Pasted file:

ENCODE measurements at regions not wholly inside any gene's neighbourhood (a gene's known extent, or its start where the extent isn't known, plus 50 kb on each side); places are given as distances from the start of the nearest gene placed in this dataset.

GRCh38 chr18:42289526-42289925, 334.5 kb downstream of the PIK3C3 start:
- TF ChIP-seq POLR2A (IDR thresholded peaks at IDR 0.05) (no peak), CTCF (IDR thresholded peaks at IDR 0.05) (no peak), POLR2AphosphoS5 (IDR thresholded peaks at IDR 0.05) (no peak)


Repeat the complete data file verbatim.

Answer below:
ENCODE measurements at regions not wholly inside any gene's neighbourhood (a gene's known extent, or its start where the extent isn't known, plus 50 kb on each side); places are given as distances from the start of the nearest gene placed in this dataset.

GRCh38 chr18:42289526-42289925, 334.5 kb downstream of the PIK3C3 start:
- TF ChIP-seq POLR2A (IDR thresholded peaks at IDR 0.05) (no peak), CTCF (IDR thresholded peaks at IDR 0.05) (no peak), POLR2AphosphoS5 (IDR thresholded peaks at IDR 0.05) (no peak)